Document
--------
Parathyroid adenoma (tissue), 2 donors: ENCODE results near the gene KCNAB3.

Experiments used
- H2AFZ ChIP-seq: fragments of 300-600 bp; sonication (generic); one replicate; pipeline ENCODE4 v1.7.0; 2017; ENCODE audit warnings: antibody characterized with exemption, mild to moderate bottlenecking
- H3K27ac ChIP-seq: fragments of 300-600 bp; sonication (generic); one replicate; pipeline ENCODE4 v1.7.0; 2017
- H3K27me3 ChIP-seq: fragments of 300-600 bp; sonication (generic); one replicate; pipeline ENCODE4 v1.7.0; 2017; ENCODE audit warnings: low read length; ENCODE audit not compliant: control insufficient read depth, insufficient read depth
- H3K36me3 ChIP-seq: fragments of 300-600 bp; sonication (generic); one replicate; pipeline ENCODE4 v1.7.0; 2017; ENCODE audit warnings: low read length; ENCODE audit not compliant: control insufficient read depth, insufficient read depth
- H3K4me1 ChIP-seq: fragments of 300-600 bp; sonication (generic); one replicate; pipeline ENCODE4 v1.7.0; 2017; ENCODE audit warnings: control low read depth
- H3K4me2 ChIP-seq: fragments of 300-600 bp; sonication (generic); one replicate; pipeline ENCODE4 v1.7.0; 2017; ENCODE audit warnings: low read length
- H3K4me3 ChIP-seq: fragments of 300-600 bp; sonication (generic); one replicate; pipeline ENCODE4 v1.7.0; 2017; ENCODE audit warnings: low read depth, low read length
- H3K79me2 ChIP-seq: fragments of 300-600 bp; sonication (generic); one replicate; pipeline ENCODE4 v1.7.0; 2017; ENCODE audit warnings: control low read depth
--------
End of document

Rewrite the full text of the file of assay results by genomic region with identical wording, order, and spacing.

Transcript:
Parathyroid adenoma (tissue), 2 donors: ENCODE results near the gene KCNAB3.

Experiments used
- H2AFZ ChIP-seq: fragments of 300-600 bp; sonication (generic); one replicate; pipeline ENCODE4 v1.7.0; 2017; ENCODE audit warnings: antibody characterized with exemption, mild to moderate bottlenecking
- H3K27ac ChIP-seq: fragments of 300-600 bp; sonication (generic); one replicate; pipeline ENCODE4 v1.7.0; 2017
- H3K27me3 ChIP-seq: fragments of 300-600 bp; sonication (generic); one replicate; pipeline ENCODE4 v1.7.0; 2017; ENCODE audit warnings: low read length; ENCODE audit not compliant: control insufficient read depth, insufficient read depth
- H3K36me3 ChIP-seq: fragments of 300-600 bp; sonication (generic); one replicate; pipeline ENCODE4 v1.7.0; 2017; ENCODE audit warnings: low read length; ENCODE audit not compliant: control insufficient read depth, insufficient read depth
- H3K4me1 ChIP-seq: fragments of 300-600 bp; sonication (generic); one replicate; pipeline ENCODE4 v1.7.0; 2017; ENCODE audit warnings: control low read depth
- H3K4me2 ChIP-seq: fragments of 300-600 bp; sonication (generic); one replicate; pipeline ENCODE4 v1.7.0; 2017; ENCODE audit warnings: low read length
- H3K4me3 ChIP-seq: fragments of 300-600 bp; sonication (generic); one replicate; pipeline ENCODE4 v1.7.0; 2017; ENCODE audit warnings: low read depth, low read length
- H3K79me2 ChIP-seq: fragments of 300-600 bp; sonication (generic); one replicate; pipeline ENCODE4 v1.7.0; 2017; ENCODE audit warnings: control low read depth